Increased effector memory insulin-specific CD4+ T cells correlate with insulin autoantibodies in patients with recent-onset type 1 diabetes

Justin A Spanier, Nathanael L. Sahli, Joseph C. Wilson, Tijana Martinov, Dileepan T, Adam L. Burrack, Erik B Finger, Bruce R Blazar, Aaron W. Michels, Antoinette Moran, Marc Jenkins, Brian T Fife

Research output: Contribution to journalArticlepeer-review

32 Scopus citations


Type 1 diabetes (T1D) results from T cell-mediated destruction of insulin-producing β-cells. Insulin represents a key self-antigen in disease pathogenesis, as recent studies identified proinsulin-responding T cells from inflamed pancreatic islets of organ donors with recent-onset T1D. These cells respond to an insulin B-chain (InsB) epitope presented by the HLA-DQ8 molecule associated with high T1D risk. Understanding insulin-specific T-cell frequency and phenotype in peripheral blood is now critical. We constructed fluorescent InsB10-23:DQ8 tetramers, stained peripheral blood lymphocytes directly ex vivo, and show DQ8+ patients with T1D have increased tetramer+ CD4+ T cells compared with HLA-matched control subjects without diabetes. Patients with a shorter disease duration had higher frequencies of insulin-reactive CD4+ T cells, with most of these cells being antigen experienced. We also demonstrate that the number of insulin tetramer+ effector memory cells is directly correlated with insulin antibody titers, suggesting insulin-specific T- and B-cell interactions. Notably, one of four control subjects with tetramer+ cells was a first-degree relative who had insulin-specific cells with an effector memory phenotype, potentially representing an early marker of T-cell autoimmunity. Our results suggest that studying InsB10-23:DQ8 reactive T-cell frequency and phenotype may provide a biomarker of disease activity in patients with T1D and those at risk.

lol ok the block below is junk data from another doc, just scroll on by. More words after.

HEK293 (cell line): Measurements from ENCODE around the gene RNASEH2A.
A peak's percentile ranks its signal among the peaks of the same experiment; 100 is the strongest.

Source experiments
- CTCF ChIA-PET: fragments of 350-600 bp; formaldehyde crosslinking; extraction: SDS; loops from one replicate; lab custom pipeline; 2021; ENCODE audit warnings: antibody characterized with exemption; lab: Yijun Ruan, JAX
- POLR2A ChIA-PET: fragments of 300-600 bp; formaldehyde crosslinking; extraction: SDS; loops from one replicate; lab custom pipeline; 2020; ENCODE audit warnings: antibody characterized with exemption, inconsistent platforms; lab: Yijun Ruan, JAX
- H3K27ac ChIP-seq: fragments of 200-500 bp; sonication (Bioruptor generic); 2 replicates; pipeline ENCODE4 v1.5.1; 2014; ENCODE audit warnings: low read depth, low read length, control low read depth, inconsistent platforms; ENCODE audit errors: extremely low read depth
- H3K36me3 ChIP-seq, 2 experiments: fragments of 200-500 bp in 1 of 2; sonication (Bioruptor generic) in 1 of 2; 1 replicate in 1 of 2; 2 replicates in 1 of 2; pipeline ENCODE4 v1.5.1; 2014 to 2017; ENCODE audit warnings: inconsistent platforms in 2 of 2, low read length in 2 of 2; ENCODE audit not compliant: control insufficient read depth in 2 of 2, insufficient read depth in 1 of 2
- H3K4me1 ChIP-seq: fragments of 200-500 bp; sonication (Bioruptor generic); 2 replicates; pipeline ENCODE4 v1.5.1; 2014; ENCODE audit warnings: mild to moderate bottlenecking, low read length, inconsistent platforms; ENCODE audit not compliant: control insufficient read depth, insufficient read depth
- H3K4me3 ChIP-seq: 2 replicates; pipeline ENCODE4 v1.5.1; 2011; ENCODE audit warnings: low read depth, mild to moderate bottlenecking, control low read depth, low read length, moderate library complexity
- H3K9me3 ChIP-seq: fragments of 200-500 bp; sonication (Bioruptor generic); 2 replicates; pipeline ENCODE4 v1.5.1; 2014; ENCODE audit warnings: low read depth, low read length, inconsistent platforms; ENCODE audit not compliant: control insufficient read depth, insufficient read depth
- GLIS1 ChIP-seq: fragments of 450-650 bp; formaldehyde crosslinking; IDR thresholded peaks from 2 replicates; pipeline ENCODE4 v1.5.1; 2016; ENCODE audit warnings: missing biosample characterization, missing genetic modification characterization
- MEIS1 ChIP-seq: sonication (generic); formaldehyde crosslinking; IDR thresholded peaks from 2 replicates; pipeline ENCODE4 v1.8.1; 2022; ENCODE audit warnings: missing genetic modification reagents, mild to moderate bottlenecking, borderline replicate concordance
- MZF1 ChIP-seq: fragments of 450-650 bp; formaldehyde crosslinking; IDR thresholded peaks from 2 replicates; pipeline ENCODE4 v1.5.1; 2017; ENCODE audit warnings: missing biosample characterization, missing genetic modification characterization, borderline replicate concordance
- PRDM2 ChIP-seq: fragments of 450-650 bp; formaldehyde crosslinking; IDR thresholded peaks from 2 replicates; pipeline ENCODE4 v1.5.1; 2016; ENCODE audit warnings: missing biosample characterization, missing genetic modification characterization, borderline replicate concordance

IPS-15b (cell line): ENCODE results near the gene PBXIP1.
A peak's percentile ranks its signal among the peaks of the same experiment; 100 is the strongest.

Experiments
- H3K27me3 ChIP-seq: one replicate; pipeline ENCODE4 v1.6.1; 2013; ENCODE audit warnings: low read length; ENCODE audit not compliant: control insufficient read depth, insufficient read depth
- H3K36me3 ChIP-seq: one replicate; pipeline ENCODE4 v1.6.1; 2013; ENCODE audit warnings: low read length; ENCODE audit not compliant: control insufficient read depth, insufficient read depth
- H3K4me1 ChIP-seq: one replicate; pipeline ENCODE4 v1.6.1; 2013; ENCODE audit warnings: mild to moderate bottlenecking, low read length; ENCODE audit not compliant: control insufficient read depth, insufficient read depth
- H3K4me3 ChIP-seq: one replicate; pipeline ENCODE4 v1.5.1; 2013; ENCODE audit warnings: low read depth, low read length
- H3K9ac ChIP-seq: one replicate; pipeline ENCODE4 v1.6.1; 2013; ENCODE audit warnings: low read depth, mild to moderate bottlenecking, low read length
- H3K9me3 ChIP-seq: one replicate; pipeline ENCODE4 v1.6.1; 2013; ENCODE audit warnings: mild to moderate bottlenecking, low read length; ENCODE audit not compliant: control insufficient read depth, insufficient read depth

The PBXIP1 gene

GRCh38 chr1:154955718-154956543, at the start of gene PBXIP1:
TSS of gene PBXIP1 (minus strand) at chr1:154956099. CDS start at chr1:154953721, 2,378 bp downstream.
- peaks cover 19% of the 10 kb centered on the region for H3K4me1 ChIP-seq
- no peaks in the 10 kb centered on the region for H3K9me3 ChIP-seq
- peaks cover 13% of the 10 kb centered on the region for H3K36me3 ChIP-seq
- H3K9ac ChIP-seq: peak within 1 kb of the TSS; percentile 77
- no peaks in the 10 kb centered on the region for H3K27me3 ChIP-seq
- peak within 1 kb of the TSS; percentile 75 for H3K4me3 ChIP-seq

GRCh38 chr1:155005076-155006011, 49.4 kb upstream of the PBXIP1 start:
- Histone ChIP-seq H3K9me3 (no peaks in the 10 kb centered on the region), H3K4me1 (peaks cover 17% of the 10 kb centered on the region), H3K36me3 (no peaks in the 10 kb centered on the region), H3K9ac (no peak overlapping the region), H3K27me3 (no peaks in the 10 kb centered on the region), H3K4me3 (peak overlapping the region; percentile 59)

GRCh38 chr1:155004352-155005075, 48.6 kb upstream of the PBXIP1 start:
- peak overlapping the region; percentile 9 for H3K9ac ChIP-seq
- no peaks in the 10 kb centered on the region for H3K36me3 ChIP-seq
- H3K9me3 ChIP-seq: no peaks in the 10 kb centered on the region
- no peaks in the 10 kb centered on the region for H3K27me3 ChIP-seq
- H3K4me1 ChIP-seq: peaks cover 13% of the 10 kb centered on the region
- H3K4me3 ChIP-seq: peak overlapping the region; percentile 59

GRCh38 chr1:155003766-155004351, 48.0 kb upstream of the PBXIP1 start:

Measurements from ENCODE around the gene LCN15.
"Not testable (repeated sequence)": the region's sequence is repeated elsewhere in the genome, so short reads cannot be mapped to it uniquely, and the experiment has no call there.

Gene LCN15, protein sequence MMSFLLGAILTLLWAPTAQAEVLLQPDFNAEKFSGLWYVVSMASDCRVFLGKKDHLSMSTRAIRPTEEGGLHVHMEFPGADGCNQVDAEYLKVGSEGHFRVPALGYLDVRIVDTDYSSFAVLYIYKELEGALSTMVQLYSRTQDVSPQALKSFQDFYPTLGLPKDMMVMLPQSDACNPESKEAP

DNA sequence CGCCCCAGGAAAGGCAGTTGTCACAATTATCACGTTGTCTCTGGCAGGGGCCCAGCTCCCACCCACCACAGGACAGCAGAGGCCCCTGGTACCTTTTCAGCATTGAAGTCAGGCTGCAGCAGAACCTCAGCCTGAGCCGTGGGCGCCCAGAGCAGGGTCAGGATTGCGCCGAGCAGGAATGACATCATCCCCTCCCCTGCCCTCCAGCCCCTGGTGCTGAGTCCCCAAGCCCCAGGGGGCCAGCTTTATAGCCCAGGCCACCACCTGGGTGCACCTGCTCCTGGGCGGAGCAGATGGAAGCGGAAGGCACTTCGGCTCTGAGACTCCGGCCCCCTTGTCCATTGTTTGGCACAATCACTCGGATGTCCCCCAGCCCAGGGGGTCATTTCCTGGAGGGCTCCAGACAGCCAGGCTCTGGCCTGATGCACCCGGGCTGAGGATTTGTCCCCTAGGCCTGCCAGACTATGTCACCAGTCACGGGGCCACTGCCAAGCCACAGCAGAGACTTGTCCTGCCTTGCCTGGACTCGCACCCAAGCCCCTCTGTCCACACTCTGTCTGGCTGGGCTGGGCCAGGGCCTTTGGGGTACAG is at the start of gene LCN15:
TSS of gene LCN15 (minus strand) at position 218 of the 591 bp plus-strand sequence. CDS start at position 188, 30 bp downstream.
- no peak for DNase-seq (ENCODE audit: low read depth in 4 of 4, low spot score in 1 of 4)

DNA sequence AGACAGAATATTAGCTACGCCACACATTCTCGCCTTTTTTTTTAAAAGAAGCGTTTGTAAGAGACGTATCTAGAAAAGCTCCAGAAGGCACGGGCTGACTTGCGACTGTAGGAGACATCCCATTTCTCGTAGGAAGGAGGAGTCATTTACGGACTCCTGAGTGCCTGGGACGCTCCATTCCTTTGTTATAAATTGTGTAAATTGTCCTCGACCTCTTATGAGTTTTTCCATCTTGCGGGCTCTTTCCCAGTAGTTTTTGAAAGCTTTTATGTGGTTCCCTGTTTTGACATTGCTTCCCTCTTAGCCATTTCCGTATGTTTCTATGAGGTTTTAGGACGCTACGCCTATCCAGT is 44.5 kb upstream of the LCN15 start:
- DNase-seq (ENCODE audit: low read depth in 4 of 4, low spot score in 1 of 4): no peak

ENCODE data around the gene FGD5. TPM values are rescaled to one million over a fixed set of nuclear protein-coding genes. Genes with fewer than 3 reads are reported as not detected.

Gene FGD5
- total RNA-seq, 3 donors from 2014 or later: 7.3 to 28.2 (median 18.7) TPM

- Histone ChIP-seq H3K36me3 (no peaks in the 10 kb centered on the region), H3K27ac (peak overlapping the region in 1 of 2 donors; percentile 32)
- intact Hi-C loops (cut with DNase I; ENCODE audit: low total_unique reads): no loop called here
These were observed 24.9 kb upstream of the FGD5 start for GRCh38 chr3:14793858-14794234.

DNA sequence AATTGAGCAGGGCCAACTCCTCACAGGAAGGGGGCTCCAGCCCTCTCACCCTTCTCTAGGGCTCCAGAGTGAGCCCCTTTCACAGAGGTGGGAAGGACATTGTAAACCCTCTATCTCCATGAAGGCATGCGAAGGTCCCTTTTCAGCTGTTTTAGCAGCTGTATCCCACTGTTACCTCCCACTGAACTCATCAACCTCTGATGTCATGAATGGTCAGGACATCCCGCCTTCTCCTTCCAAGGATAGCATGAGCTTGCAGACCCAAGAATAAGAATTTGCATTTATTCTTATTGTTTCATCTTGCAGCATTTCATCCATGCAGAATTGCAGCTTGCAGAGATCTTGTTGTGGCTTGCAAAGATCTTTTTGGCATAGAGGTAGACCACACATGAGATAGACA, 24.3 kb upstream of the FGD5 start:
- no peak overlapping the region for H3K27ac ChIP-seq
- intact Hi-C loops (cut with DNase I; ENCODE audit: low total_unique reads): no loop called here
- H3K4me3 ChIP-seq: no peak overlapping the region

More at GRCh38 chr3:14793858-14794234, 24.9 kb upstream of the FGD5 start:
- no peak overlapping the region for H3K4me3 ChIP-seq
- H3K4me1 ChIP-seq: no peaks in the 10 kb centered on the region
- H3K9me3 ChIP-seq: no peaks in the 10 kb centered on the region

Original languageEnglish (US)
Pages (from-to)3051-3060
Number of pages10
Issue number12
StatePublished - Dec 1 2017

Bibliographical note

Funding Information:
Funding. This work was supported by National Institute of Diabetes and Digestive and Kidney Diseases DK-108868 (A.W.M.); National Institute of Allergy and Infectious Diseases P01-AI-35296 (M.K.J. and B.T.F.), R01-AI-106791 (B.T.F.), and U24-AI-118635 (B.T.F.); Regenerative Medicine Minnesota RMM-11215-TR002 (B.T.F.); and JDRF 3-2014-215 (J.A.S.) and 17-2014-3 (B.T.F.). Duality of Interest. No potential conflicts of interest relevant to this article were reported. Author Contributions. J.A.S., N.L.S., J.C.W., T.M., and B.T.F. designed and performed the experiments and analyzed the data. J.A.S., T.D., M.K.J., and B.T.F. designed, generated, and validated the Ins:DQ8 tetramer. J.A.S., A.W.M., and B.T.F. directed the studies, prepared the figures, and wrote the manuscript. A.L.B., E.B.F., A.W.M., and A.M. procured the human samples. E.B.F. and B.R.B. provided critical feedback on the manuscript. All authors reviewed the manuscript. B.T.F. is the guarantor of this work and, as such, had full access to all the data in the study and takes responsibility for the integrity of the data and the accuracy of the data analysis.

Publisher Copyright:
© 2017 by the American Diabetes Association.


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